The last stop was at Glen Helen Gorge. The place looked more like a desert oasis and just after a few minutes walk we could admire the beauty of the gorge. But, like everything else in life, which comes too easy, somehow I cannot say that I was too impressed with the place. The highlight of my day remained that strenuous walk on the Larapinta Trail followed by a cup of tea at the top while defending my own piece of Northern Territory against the flies.
We ate at the salon bar in Alice Springs – a place full of character which made me think of western movies, cowboys and beer. The ceiling of the place was decorated with boomerangs, old boots and the toilets’ seats were quite a masterpiece and a one of a kind attraction (for me at least).
Kings Canyon in 2 days
We reached Kings Canyon after driving a 4WD on a dirt track about 357 km via the Mereenie Loop Road. The road was not bad at all. At times we were able to travel at 90 km per hour. It took us probably around 5 hours from Alice Springs with couple of short stops in between. We have spotted our first dingo and our first beautiful bright coloured finches. Some good music and high spirits really came in handy, as the drive was quite boring and with nothing to see in between.
We booked a deluxe spa room at Kings Canyon Resort which is the closest place to stay near the Canyon, just 10km away. Camping is not permitted. The room was beautifully decorated and the indoor spa surrounded by red rocks was magnificent at night and well worth the extra money.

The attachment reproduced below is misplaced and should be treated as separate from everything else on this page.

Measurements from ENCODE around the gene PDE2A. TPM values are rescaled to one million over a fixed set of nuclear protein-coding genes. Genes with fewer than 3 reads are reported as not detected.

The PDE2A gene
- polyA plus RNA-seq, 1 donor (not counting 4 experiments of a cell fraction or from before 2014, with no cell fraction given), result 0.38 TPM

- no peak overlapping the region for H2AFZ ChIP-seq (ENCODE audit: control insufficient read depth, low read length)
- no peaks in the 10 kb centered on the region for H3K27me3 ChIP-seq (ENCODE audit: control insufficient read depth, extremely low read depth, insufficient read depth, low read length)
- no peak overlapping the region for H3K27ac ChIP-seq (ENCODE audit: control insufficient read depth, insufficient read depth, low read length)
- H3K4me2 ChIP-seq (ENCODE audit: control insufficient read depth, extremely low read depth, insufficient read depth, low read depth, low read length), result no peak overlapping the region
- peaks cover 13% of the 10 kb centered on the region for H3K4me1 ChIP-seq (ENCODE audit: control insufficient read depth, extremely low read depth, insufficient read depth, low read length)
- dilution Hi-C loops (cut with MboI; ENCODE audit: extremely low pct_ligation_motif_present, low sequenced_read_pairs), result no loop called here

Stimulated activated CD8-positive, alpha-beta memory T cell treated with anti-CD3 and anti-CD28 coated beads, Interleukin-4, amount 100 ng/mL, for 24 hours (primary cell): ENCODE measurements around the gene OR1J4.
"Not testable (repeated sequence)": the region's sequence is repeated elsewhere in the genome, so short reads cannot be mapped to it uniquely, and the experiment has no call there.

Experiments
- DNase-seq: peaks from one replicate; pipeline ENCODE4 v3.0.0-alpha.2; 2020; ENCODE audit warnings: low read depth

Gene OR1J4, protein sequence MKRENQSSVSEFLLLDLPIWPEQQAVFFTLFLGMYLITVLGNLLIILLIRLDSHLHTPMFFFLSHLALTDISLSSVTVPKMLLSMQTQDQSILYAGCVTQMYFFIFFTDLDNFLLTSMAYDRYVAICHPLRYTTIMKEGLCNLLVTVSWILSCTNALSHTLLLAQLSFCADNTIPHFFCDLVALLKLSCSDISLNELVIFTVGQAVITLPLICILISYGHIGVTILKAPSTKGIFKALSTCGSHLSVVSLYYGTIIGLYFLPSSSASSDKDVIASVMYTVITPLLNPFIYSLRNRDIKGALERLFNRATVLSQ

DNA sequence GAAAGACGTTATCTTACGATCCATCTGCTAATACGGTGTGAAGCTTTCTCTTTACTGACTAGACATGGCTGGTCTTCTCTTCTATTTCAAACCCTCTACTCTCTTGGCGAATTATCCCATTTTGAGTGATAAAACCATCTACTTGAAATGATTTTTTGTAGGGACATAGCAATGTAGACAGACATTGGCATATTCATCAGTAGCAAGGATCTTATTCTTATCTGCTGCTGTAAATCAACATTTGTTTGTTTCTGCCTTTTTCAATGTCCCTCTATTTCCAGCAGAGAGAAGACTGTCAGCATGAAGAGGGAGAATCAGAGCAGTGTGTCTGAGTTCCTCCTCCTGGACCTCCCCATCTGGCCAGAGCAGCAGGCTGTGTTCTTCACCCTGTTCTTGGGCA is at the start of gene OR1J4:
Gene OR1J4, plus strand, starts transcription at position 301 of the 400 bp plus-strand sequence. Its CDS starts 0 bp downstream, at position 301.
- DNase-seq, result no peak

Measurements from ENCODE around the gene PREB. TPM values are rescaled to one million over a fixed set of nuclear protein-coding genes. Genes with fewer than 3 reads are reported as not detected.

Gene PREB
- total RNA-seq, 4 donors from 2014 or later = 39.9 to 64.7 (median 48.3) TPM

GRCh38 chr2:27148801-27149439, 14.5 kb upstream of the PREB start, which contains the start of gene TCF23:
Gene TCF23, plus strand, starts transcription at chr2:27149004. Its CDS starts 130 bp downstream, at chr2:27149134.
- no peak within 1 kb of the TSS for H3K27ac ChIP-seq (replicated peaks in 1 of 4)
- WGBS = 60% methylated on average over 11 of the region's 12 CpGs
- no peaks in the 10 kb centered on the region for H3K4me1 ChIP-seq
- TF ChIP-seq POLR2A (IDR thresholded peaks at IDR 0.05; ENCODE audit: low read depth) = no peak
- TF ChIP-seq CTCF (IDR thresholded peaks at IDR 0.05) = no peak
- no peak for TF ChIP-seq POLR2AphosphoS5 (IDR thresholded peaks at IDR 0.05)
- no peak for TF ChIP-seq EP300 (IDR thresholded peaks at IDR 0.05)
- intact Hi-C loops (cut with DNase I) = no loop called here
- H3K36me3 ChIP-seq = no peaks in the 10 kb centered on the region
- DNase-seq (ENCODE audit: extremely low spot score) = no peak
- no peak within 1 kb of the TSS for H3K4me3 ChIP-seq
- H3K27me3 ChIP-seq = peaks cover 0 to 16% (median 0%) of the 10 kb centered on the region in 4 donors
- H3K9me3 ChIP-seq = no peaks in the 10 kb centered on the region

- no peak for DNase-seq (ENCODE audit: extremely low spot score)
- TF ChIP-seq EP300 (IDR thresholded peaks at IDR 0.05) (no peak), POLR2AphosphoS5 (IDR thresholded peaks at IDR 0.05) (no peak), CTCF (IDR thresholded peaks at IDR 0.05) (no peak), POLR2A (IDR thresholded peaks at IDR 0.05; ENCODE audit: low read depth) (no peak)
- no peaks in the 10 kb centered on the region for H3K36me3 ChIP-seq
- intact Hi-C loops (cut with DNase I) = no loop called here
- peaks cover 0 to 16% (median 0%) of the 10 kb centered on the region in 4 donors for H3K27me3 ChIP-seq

There are 2 main restaurants where you can have breakfast, lunch or dinner. Both of them are very good and the portions are quite generous. We had kangaroo steak and barramundi which were both delicious.
One restaurant had live entertainment with country Aussie hits such as Waltzing Matilda and Give Me A Home Amongst The Gum Trees. The atmosphere was quite congenial, very friendly and relaxing. A big group of French tourists were dancing and it was just lovely to see people coming from all parts of the world indulging in pure Australian cuisine and music.
Somehow it reminded me of the times in Canada when I used to go line dancing in cowboy boots, listening to American country music. The vibe in the room made it for me and I could not have thought of a better place to have dinner. I guess slowly by slowly the beauty of the outback Australia and its spirit was catching up with me.
Most of the staff is seasonal and they are usually young, but very helpful people travelling around Australia.
The petrol was very expensive, but I guess it should be expected given the remoteness of the area.
In the first day it was raining heavily and we were told we were “in luck” as the rainfall in the previous 72 hours had been equivalent to the 12 months average for the Kings Canyon area.
After a rainy night, we awoke into a fine day with beautiful sunshine streaming in through our bedroom window.
We had a generous buffet breakfast and decided to head off to the 7 km Rim Walk at Kings Canyon. We were told it should take us about 3 to 4 hours. However, it took us about 6 hours with all the stops in between for a cup of tea or simply to admire the impressive views looking out over the sandstone cliffs and down over the cliff faces.
The trail is very popular and very well marked so unless you are keen to know about each and every plant or story of the place you will not need a guide. I was definitely there for the experience, for some peace and quiet and I really enjoyed taking my time and feeling lost in the beauty of the scenery.
The trail started with a steep climb for about half an hour , but after that most of it was flat.